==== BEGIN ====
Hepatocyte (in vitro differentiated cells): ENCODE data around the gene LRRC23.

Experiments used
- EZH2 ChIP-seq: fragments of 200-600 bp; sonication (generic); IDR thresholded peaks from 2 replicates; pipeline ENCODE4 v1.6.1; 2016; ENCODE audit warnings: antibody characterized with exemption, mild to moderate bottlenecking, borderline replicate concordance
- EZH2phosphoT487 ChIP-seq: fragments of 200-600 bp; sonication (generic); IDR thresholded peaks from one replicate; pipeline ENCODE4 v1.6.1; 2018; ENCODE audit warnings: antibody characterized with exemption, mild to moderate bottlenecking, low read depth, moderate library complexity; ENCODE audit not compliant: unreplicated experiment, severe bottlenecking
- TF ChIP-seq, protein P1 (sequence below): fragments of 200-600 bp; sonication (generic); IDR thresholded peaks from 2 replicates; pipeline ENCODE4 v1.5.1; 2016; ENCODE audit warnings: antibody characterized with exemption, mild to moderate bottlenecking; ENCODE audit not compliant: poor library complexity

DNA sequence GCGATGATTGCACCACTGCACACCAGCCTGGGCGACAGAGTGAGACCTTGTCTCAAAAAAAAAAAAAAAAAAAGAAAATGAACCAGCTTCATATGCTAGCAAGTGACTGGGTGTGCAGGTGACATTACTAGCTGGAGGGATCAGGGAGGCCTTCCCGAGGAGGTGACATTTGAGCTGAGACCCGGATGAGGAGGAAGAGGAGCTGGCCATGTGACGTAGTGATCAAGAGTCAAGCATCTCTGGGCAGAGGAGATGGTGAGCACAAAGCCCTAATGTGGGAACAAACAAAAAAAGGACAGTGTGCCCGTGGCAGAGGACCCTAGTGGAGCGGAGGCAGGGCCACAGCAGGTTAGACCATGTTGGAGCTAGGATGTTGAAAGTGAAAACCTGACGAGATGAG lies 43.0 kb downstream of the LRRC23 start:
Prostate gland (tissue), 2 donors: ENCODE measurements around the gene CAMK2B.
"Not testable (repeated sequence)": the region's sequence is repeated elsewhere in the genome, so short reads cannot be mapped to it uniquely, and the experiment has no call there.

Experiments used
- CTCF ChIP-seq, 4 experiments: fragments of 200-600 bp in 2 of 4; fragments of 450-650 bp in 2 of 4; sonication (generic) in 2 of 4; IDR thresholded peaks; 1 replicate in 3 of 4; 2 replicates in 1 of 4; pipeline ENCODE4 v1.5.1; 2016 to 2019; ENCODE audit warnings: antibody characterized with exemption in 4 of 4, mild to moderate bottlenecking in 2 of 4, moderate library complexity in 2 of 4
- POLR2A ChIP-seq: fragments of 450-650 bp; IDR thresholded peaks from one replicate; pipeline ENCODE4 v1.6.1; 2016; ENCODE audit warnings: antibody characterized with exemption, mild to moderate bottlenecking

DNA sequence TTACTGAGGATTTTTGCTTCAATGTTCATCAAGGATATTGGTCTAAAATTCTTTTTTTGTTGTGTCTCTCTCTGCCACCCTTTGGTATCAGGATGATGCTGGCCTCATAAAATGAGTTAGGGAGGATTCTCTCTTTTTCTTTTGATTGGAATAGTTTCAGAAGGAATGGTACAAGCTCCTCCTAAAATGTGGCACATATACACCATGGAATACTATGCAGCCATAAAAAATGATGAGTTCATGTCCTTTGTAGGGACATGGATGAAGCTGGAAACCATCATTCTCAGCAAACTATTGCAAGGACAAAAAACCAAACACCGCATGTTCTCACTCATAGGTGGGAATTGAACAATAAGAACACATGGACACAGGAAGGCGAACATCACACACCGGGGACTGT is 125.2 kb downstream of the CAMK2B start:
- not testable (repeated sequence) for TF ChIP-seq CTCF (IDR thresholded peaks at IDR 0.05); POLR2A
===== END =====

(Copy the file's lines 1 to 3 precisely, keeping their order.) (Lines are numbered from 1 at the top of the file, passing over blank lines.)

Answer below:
Hepatocyte (in vitro differentiated cells): ENCODE data around the gene LRRC23.

Experiments used
- EZH2 ChIP-seq: fragments of 200-600 bp; sonication (generic); IDR thresholded peaks from 2 replicates; pipeline ENCODE4 v1.6.1; 2016; ENCODE audit warnings: antibody characterized with exemption, mild to moderate bottlenecking, borderline replicate concordance